·         Car seat safety

·         Information on health insurance

·         Urgent health alerts

·         Resource hotlines and websites

For more information, check out www.text4baby.org

Text4baby is a free service provided by Wellpass. The text messages are sent for free thanks to the CTIA Wireless Foundation and participating mobile phone companies: Alltell, Assurance Wireless, AT&T, Bluegrass Cellular, Boost Mobile,Cellcom, Cincinnati Bell, Cricket, MetroPCS, n-Telos, Sprint, T-Mobile, U.S. Cellular, Verizon Wireless, and Virgin Mobile USA. 

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Central Connecticut Health District (CCHD) is the local health department serving the towns of Berlin, Newington, Rocky Hill, and Wethersfield. The district was formed in June 1996 with the towns of Rocky Hill and Wethersfield. Berlin joined the District in 1998, followed by Newington in 2006. CCHD is overseen by a twelve-member Board of Health and functions as an independent entity of government. CCHD underwent centralization in 2019 and is currently located in Rocky Hill.

 

 

GOVERNOR LAMONT ANNOUNCES NEW STATEWIDE EFFORTS TO CONFRONT OPIOID ADDICTION AND SAVE LIVES

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GOVERNOR LAMONT ANNOUNCES NEW STATEWIDE EFFORTS TO CONFRONT OPIOID ADDICTION AND SAVE LIVES

State Launches Smartphone App to Assist with Overdose and a Public Awareness Campaign to Educate Residents on Opioid Misuse and Encourage Treatment

(HARTFORD, CT) – Governor Ned Lamont, the Department of Public Health (DPH), and the Department of Mental Health and Addiction Services (DMHAS) today announced new coordinated efforts to confront and prevent the increase in opioid addiction across the State of Connecticut. During a news conference at Saint Francis Hospital and Medical Center, Lt. Governor Susan Bysiewicz, state agency commissioners, doctors, first responders, the General Assembly’s insurance and public health chairs, and persons in recovery joined the governor to launch the “LiveLOUD – Live Life with Opioid Use Disorder” statewide awareness campaign, as well as the new Naloxone and Overdose Response (NORA) smartphone app.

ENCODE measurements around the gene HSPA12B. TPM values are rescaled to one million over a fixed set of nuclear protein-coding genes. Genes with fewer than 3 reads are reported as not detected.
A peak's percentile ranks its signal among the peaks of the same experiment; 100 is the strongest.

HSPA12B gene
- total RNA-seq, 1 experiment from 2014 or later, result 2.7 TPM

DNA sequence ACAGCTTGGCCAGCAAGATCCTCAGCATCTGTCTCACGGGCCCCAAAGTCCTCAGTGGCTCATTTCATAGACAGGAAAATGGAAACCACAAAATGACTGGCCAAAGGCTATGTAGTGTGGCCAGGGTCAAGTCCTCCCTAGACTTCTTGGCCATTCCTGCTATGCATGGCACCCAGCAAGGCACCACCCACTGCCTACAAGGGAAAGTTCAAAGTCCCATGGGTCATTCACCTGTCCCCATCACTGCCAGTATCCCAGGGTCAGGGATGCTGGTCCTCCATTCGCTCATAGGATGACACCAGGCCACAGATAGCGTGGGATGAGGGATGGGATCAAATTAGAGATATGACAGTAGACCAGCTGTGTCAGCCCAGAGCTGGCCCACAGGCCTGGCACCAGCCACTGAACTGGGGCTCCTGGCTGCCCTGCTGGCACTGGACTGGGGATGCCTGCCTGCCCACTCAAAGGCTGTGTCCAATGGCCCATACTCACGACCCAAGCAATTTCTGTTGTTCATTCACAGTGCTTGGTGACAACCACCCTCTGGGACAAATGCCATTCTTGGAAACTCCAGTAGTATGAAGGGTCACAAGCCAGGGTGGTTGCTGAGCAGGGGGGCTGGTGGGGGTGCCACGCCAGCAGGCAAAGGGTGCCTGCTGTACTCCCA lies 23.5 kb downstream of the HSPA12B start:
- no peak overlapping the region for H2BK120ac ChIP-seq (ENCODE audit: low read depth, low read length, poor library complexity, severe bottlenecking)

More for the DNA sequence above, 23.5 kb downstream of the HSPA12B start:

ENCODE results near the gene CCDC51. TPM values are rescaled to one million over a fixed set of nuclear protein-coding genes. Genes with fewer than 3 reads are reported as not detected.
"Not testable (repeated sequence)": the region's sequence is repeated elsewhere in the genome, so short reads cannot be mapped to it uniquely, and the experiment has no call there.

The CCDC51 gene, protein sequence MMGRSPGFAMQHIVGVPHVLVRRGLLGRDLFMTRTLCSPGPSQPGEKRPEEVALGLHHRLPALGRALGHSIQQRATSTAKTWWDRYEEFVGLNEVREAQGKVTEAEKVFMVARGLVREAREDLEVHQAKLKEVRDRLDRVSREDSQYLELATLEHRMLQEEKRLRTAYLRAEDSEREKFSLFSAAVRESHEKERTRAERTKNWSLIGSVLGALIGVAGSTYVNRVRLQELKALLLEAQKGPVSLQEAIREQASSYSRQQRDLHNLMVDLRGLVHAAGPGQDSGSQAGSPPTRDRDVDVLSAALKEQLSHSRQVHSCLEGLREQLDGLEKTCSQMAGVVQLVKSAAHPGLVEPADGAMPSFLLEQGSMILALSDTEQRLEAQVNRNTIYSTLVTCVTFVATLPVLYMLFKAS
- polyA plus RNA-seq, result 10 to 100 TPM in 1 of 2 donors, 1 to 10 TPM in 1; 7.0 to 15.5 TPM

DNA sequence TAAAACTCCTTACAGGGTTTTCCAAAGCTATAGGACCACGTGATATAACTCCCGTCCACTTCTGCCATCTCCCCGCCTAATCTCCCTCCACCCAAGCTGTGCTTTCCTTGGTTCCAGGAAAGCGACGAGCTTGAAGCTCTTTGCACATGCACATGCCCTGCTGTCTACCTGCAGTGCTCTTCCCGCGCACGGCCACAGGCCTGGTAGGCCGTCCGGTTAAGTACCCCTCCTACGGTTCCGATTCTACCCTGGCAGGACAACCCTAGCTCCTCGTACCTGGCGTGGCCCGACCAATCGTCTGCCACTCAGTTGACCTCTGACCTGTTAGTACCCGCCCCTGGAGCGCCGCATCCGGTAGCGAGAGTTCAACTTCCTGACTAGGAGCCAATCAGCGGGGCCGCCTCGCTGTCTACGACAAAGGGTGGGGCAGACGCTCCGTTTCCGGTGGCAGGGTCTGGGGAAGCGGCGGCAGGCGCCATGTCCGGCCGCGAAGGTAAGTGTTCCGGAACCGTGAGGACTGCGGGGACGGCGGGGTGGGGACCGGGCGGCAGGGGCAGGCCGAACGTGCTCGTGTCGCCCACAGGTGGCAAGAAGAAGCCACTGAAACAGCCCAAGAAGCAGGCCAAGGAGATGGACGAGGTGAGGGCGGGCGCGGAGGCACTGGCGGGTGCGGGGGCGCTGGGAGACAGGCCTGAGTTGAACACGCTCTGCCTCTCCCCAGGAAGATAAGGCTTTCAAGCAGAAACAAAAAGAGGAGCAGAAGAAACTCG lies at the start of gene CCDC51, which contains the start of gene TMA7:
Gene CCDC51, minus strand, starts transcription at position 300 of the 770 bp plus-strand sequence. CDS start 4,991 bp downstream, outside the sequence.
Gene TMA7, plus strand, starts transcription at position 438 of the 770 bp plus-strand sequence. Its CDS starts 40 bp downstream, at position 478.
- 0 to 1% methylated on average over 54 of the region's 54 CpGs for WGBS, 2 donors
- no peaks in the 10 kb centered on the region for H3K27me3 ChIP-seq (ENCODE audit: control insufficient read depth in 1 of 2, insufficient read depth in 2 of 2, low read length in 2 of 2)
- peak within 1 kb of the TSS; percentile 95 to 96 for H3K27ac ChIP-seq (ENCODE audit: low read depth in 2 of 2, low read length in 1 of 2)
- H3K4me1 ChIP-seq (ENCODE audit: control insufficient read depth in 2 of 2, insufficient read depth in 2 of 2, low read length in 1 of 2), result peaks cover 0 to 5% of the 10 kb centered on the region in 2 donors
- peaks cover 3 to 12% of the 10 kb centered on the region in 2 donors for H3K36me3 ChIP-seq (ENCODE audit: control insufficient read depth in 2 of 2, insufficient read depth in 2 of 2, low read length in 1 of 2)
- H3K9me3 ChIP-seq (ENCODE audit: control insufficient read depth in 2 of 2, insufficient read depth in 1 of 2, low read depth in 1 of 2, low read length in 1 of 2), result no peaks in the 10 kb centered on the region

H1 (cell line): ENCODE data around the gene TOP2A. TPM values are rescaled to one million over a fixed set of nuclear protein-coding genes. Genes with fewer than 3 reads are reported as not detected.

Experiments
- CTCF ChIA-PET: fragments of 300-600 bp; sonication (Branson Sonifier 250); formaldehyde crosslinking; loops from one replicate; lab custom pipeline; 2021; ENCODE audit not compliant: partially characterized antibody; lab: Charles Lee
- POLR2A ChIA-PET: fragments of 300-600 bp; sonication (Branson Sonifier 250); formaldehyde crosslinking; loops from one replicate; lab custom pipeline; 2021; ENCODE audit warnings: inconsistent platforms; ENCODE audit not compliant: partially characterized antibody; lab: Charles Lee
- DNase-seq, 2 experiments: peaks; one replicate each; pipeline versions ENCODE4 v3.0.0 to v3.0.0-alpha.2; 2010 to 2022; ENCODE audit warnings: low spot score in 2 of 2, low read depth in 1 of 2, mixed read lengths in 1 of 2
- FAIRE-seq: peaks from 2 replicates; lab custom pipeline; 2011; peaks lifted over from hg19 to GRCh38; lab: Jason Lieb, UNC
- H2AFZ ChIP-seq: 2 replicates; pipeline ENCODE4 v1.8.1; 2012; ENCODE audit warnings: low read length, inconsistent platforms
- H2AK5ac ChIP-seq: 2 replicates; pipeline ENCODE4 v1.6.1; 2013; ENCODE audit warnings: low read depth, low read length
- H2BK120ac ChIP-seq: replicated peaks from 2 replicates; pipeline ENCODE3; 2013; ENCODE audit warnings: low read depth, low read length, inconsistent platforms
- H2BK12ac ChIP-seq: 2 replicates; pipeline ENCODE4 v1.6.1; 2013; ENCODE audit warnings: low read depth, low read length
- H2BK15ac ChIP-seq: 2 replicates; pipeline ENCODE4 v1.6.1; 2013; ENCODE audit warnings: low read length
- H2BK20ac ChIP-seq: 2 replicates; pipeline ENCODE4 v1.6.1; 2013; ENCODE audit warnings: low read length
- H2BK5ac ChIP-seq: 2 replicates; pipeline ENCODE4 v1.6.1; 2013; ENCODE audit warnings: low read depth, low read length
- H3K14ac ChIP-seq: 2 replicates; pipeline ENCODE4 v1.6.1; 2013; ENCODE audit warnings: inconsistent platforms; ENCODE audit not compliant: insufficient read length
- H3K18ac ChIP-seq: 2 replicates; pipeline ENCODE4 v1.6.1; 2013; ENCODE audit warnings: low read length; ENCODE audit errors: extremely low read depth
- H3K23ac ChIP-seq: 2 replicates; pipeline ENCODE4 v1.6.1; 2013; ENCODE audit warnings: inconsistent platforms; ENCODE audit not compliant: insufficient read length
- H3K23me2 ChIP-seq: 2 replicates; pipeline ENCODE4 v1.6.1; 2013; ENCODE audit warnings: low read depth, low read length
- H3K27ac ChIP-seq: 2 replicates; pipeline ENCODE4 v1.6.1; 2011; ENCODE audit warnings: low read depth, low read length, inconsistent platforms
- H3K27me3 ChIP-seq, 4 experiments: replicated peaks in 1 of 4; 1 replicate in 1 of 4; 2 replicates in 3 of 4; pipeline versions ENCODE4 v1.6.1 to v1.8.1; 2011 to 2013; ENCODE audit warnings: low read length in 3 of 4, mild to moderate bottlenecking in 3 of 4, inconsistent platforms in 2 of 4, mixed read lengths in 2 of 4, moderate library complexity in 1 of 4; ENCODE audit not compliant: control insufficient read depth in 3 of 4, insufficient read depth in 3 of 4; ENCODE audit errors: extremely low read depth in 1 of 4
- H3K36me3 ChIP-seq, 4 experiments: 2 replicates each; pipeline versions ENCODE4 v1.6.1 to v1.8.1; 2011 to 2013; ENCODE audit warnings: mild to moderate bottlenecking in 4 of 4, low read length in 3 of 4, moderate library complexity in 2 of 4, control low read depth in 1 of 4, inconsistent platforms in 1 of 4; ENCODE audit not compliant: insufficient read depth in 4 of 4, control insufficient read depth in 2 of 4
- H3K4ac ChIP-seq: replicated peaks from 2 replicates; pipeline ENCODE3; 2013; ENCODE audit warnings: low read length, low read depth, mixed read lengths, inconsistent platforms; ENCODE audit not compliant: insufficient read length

“We can’t allow opioid addiction to continue consuming our families and residents. There are resources available to help no matter what stage individuals find themselves in,” Governor Lamont said. “My hope is today’s information is shared far and wide so that we can save lives or prevent someone from down the path of addiction altogether.”

Naloxone & Overdose Response App (NORA)

Naloxone & Overdose Response App (NORA)

“While the number of opioid-related deaths in Connecticut has leveled, even one overdose death is still too many,” Lt. Governor Bysiewicz said. “Educating the public is a critical component of addressing the opioid crisis and we believe the LiveLOUD campaign and NORA smartphone app will make it easier for people across the state to learn about what services are available to them.”

Administered by the Department of Public Health, the NORA app is designed to help save lives when confronted with an opioid overdose by educating residents on how to administer naloxone and using a user’s GPS data to find nearby locations to obtain the medication. The app, which is free for all users, functions through the web browser of most smartphones by visiting norasaves.com.

“Carrying naloxone, with assistance from the NORA app, empowers every resident of Connecticut to potentially save someone’s life,” DPH Commissioner Renée D. Coleman-Mitchell said. “If those most likely to witness an opioid overdose – such as friends and family – have access to this critical treatment and know how to use it, Connecticut can see a much higher chance of survival for those who overdose. I want to encourage everyone to go on our website and use this app so we can educate as many people in our state as possible what to do when they see someone overdosing.”